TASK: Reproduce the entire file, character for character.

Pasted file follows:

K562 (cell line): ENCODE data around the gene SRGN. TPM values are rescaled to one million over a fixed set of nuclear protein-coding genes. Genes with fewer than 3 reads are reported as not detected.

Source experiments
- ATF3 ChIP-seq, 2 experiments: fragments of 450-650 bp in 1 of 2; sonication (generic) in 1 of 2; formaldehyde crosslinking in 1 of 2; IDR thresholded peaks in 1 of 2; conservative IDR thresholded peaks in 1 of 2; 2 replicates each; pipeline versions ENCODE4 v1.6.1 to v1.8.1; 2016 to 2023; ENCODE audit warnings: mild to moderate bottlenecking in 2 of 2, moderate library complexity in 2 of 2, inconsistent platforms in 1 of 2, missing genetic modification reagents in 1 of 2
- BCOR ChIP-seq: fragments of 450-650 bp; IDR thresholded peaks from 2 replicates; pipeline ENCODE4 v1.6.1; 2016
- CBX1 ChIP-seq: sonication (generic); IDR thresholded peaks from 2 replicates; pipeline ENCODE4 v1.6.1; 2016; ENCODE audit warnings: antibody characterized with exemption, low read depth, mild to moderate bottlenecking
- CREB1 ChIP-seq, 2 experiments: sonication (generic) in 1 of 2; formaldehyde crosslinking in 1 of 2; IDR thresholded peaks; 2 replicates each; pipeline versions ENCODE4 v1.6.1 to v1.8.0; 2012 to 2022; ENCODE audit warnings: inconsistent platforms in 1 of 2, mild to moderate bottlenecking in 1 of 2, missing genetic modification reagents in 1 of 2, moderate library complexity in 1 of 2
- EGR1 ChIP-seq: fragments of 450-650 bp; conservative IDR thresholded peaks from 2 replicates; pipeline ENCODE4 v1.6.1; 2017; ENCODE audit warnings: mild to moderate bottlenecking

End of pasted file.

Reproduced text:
K562 (cell line): ENCODE data around the gene SRGN. TPM values are rescaled to one million over a fixed set of nuclear protein-coding genes. Genes with fewer than 3 reads are reported as not detected.

Source experiments
- ATF3 ChIP-seq, 2 experiments: fragments of 450-650 bp in 1 of 2; sonication (generic) in 1 of 2; formaldehyde crosslinking in 1 of 2; IDR thresholded peaks in 1 of 2; conservative IDR thresholded peaks in 1 of 2; 2 replicates each; pipeline versions ENCODE4 v1.6.1 to v1.8.1; 2016 to 2023; ENCODE audit warnings: mild to moderate bottlenecking in 2 of 2, moderate library complexity in 2 of 2, inconsistent platforms in 1 of 2, missing genetic modification reagents in 1 of 2
- BCOR ChIP-seq: fragments of 450-650 bp; IDR thresholded peaks from 2 replicates; pipeline ENCODE4 v1.6.1; 2016
- CBX1 ChIP-seq: sonication (generic); IDR thresholded peaks from 2 replicates; pipeline ENCODE4 v1.6.1; 2016; ENCODE audit warnings: antibody characterized with exemption, low read depth, mild to moderate bottlenecking
- CREB1 ChIP-seq, 2 experiments: sonication (generic) in 1 of 2; formaldehyde crosslinking in 1 of 2; IDR thresholded peaks; 2 replicates each; pipeline versions ENCODE4 v1.6.1 to v1.8.0; 2012 to 2022; ENCODE audit warnings: inconsistent platforms in 1 of 2, mild to moderate bottlenecking in 1 of 2, missing genetic modification reagents in 1 of 2, moderate library complexity in 1 of 2
- EGR1 ChIP-seq: fragments of 450-650 bp; conservative IDR thresholded peaks from 2 replicates; pipeline ENCODE4 v1.6.1; 2017; ENCODE audit warnings: mild to moderate bottlenecking